The genetic construct of genetic vaccines comprise a nucleotide sequence that encodes a target protein operably linked to regulatory elements needed for gene expression. Accordingly, incorporation of the DNA or RNA molecule into a living cell results in the expression of the DNA or RNA encoding the target protein and thus, production of the target protein.

When taken up by a cell, the genetic construct which includes the nucleotide sequence encoding the target protein operably linked to the regulatory elements may remain present in the cell as a functioning extrachromosomal molecule or it may integrate into the cell's chromosomal DNA. DNA may be introduced into cells where it remains as separate genetic material in the form of a plasmid. Alternatively, linear DNA which can integrate into the chromosome may be introduced into the cell. When introducing DNA into the cell, reagents which promote DNA integration into chromosomes may be added. DNA sequences which are useful to promote integration may also be included in the DNA molecule. Since integration into the chromosomal DNA necessarily requires manipulation of the chromosome, it is preferred to maintain the DNA construct as a replicating or non-replicating extrachromosomal molecule. This reduces the risk of damaging the cell by splicing into the chromosome without affecting the effectiveness of the vaccine. Alternatively, RNA may be administered to the cell. It is also contemplated to provide the genetic construct as a linear minichromosome including a centromere, telomeres and an origin of replication.

The necessary elements of a genetic construct of a genetic vaccine include a nucleotide sequence that encodes a target protein and the regulatory elements necessary for expression of that sequence in the cells of the vaccinated individual. The regulatory elements are operably linked to the DNA sequence that encodes the target protein to enable expression.

The molecule that encodes a target protein is a protein-encoding molecule which is translated into protein. Such molecules include DNA or RNA which comprise a nucleotide sequence that encodes the target protein. These molecules may be cDNA, genomic DNA, synthesized DNA or a hybrid thereof or an RNA molecule such as mRNA. Accordingly, as used herein, the terms “DNA construct”, “genetic construct” and “nucleotide sequence” are meant to refer to both DNA and RNA molecules.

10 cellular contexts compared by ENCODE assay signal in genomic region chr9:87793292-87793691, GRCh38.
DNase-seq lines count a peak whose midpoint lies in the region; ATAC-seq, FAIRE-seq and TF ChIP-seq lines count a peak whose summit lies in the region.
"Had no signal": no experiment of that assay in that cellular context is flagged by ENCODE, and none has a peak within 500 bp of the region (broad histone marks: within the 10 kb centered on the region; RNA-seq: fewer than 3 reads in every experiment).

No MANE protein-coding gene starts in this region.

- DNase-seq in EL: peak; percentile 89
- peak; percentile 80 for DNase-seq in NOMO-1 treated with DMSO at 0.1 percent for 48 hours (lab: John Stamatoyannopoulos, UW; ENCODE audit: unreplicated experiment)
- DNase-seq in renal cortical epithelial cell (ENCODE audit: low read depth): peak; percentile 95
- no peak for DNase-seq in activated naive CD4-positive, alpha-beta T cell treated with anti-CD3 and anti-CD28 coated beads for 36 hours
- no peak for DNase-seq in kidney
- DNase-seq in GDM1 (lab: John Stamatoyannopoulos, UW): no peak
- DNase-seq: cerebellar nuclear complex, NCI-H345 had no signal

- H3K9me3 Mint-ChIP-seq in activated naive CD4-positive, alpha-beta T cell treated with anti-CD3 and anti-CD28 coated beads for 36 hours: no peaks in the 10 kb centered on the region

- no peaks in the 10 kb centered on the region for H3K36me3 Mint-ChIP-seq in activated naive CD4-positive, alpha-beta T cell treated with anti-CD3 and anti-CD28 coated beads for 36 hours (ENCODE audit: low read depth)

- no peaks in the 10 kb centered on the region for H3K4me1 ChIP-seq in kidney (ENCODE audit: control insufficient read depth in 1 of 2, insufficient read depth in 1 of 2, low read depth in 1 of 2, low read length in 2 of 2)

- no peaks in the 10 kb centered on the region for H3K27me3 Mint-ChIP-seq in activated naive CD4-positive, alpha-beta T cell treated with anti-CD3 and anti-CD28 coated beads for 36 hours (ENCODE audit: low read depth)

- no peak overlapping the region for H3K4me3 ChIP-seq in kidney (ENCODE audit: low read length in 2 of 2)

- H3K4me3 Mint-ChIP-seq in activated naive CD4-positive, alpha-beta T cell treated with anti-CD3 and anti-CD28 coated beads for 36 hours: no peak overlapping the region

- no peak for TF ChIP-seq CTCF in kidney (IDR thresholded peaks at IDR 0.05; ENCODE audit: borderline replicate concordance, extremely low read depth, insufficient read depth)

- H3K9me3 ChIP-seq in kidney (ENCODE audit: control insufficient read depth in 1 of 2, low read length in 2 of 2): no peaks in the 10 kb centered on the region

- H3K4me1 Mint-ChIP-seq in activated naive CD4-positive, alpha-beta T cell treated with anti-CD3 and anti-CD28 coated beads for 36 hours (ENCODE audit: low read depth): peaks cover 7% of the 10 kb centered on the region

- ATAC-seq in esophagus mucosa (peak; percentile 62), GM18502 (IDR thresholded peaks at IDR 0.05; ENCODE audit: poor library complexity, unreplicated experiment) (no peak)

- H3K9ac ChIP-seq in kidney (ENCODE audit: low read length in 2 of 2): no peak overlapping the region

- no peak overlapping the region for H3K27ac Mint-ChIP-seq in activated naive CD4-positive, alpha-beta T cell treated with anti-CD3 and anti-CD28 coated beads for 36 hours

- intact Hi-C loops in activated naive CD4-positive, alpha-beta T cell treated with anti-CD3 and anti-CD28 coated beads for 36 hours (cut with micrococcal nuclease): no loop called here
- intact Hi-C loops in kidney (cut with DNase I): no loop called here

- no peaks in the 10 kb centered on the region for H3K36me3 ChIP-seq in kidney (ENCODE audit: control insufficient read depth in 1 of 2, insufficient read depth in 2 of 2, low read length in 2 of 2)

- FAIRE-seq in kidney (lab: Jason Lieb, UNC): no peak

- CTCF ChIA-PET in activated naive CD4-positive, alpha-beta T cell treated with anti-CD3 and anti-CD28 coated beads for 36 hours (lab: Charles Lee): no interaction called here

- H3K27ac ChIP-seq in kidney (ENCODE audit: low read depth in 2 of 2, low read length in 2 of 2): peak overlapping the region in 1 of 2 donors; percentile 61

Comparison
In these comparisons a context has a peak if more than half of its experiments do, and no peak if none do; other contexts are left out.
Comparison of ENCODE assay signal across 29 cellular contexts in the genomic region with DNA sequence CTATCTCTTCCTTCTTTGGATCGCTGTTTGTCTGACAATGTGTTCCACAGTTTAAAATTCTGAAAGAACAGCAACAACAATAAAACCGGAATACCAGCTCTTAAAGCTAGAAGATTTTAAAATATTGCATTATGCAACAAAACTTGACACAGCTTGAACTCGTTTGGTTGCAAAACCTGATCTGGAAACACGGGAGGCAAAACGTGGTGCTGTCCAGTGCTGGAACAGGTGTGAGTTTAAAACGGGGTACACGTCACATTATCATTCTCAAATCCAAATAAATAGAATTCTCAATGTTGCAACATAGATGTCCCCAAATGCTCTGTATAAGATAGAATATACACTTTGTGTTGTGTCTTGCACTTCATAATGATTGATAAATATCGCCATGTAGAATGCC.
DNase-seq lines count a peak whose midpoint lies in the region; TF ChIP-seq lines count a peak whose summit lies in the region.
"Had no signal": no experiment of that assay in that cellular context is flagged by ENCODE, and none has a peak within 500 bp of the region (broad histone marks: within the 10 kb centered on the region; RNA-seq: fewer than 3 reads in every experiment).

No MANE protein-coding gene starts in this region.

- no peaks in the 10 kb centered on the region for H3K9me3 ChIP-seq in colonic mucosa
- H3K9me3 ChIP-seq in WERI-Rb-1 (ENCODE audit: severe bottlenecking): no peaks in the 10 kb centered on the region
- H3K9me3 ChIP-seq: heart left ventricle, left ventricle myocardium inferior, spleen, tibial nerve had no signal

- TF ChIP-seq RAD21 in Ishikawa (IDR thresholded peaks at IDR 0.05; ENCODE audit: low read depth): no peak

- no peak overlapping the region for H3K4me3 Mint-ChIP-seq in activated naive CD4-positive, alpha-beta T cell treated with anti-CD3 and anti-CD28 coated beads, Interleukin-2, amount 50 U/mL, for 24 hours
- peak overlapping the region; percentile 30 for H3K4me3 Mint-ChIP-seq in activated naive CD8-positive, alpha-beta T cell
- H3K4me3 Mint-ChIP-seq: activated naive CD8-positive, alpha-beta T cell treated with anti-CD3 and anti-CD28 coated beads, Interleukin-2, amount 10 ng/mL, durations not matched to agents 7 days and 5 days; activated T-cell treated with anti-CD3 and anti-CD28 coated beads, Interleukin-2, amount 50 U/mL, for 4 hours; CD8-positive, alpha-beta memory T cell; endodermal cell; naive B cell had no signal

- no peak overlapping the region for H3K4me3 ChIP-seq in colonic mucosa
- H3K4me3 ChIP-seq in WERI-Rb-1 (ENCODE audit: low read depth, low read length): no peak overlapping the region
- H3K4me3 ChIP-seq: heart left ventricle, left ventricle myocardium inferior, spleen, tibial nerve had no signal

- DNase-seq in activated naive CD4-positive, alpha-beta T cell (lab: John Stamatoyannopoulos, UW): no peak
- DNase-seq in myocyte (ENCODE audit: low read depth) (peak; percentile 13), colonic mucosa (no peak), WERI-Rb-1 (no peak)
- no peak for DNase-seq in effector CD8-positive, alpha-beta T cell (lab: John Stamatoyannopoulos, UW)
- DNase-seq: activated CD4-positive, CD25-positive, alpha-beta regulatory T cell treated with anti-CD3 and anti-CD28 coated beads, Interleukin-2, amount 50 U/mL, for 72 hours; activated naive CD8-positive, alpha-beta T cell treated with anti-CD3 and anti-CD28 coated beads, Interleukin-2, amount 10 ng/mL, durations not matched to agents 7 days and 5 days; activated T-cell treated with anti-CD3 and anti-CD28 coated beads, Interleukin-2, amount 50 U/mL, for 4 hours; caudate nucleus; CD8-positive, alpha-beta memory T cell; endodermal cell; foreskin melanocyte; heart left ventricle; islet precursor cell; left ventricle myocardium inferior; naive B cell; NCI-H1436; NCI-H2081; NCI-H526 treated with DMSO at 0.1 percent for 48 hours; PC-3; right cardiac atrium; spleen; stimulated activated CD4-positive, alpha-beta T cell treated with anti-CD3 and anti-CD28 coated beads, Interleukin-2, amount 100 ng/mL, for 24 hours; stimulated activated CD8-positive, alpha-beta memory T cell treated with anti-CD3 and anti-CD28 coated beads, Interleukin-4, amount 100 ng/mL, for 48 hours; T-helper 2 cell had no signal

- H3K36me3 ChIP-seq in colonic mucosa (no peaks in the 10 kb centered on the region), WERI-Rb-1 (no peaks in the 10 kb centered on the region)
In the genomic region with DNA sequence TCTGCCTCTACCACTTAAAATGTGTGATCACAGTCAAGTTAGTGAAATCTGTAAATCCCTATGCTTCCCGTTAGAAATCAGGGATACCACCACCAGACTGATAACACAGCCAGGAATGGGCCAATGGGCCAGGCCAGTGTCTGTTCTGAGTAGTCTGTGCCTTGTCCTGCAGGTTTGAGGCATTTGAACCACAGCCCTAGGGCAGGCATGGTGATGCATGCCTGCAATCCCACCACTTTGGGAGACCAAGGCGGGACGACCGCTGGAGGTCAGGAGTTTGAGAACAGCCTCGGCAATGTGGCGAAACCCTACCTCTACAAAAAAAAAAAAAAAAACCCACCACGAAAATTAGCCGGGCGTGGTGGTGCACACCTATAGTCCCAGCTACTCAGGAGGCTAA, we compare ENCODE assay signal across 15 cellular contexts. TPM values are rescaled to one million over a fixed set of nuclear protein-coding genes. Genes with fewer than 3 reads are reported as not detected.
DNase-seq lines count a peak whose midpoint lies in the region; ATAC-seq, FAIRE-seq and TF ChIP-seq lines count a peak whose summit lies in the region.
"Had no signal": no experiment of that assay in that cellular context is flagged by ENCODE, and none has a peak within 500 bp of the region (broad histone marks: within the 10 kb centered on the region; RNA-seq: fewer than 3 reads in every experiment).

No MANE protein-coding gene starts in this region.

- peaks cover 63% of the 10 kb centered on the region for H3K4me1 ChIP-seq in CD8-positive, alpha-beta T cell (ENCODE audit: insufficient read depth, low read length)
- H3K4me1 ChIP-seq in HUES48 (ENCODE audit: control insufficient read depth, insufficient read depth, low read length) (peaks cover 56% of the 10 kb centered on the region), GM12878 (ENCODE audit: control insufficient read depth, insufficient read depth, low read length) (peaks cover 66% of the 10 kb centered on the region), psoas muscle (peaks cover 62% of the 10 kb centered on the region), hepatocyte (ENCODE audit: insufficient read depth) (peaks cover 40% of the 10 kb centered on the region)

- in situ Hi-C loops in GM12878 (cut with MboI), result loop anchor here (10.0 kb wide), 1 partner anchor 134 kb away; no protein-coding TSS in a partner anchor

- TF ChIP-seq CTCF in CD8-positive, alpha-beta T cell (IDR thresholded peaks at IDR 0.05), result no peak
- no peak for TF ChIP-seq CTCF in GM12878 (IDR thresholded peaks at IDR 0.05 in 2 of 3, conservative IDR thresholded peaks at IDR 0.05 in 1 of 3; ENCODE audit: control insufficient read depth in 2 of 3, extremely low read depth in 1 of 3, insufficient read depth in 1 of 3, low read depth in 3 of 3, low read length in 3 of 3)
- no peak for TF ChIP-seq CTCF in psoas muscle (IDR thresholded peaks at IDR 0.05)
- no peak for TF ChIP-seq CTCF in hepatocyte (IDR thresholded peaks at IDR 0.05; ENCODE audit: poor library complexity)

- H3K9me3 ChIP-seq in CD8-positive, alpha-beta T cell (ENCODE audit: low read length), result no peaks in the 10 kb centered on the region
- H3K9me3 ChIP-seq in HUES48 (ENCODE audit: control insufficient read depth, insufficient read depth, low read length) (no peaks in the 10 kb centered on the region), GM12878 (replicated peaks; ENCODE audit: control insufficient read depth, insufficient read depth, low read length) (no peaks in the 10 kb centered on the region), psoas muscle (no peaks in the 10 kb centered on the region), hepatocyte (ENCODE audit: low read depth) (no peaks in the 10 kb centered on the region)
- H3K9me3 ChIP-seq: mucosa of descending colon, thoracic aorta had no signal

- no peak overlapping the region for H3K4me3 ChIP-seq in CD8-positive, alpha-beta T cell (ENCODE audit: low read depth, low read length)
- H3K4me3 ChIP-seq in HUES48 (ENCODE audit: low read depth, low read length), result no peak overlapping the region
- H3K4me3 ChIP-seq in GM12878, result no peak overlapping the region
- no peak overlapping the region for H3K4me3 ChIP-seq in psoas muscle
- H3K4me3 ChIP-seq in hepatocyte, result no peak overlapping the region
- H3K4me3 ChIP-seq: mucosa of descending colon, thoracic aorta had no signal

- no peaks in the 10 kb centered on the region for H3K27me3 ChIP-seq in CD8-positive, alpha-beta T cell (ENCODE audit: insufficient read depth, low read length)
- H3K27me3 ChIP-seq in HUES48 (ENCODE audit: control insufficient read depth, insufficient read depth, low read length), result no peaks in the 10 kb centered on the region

The regulatory elements necessary for gene expression of a DNA molecule include: a promoter, an initiation codon, a stop codon, and a polyadenylation signal. In addition, enhancers are often required for gene expression. It is necessary that these elements be operable in the vaccinated individual. Moreover, it is necessary that these elements be operably linked to the nucleotide sequence that encodes the target protein such that the nucleotide sequence can be expressed in the cells of a vaccinated individual and thus the target protein can be produced.

Initiation codons and stop codon are generally considered to be part of a nucleotide sequence that encodes the target protein. However, it is necessary that these elements are functional in the vaccinated individual.

Similarly, promoters and polyadenylation signals used must be functional within the cells of the vaccinated individual.

Examples of promoters useful to practice the present invention, especially in the production of a genetic vaccine for humans, include but are not limited to promoters from Simian Virus 40 (SV40), Mouse Mammary Tumor Virus (MMTV) promoter, Human Immunodeficiency Virus (HIV) such as the HIV Long Terminal Repeat (LTR) promoter, Moloney virus, ALV, Cytomegalovirus (CMV) such as the CMV immediate early promoter, Epstein Barr Virus (EBV), Rous Sarcoma Virus (RSV) as well as promoters from human genes such as human Actin, human Myosin, human Hemoglobin, human muscle creatine and human metalothionein.

Examples of polyadenylation signals useful to practice the present invention, especially in the production of a genetic vaccine for humans include but are not limited to SV40 polyadenylation signals and LTR polyadenylation signals. In particular, the SV40 polyadenylation signal which is in pCEP4 plasmid (Invitrogen, San Diego, Calif.), referred to as the SV40 polyadenylation signal, is used.

In addition to the regulatory elements required for DNA expression, other elements may also be included in the DNA molecule. Such additional elements include enhancers. The enhancer may be selected from the group including but not limited to: human Actin, human Myosin, human Hemoglobin, human muscle creatine and viral enhancers such as those from CMV, RSV and EBV.

Genetic constructs can be provided with mammalian origin of replication in order to maintain the construct extrachromosomally and produce multiple copies of the construct in the cell. Plasmids pCEP4 and pREP4 from Invitrogen (San Diego, Calif.) contain the Epstein Barr virus origin of replication and nuclear antigen EBNA-1 coding region which produces high copy episomal replication without integration.